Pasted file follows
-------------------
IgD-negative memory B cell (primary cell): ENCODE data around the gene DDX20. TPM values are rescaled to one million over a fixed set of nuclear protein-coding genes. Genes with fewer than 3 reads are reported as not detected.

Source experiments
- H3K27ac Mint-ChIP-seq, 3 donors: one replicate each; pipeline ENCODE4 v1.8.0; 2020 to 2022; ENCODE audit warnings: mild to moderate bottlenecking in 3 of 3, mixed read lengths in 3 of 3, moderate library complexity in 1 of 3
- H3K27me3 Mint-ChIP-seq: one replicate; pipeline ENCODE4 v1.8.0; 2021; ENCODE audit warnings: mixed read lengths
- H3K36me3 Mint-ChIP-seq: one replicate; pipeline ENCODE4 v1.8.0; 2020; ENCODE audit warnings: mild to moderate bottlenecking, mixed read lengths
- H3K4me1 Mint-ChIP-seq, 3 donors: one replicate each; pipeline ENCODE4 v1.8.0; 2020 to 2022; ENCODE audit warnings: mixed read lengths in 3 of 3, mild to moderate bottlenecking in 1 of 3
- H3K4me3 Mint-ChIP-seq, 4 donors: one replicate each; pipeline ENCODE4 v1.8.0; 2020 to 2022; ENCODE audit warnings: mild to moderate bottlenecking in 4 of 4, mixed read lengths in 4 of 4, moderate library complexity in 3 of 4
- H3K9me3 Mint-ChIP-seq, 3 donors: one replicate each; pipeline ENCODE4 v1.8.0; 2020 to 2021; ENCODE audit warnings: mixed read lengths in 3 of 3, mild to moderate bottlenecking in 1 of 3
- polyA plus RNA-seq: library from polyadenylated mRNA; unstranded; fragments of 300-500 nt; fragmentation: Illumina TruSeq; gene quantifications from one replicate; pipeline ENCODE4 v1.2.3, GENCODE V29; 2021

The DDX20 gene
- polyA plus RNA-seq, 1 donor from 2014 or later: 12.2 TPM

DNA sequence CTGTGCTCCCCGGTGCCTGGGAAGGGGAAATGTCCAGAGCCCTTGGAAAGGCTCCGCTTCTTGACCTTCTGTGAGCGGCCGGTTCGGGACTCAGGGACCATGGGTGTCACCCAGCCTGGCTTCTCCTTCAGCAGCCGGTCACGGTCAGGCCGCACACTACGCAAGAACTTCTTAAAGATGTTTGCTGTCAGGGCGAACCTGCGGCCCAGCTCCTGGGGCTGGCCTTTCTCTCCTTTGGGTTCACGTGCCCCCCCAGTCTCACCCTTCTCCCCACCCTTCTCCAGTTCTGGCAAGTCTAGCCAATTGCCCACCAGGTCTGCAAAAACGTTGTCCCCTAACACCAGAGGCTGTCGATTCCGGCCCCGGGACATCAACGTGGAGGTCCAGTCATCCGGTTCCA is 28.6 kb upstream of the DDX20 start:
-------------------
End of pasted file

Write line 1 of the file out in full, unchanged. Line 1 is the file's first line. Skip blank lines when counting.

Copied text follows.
IgD-negative memory B cell (primary cell): ENCODE data around the gene DDX20. TPM values are rescaled to one million over a fixed set of nuclear protein-coding genes. Genes with fewer than 3 reads are reported as not detected.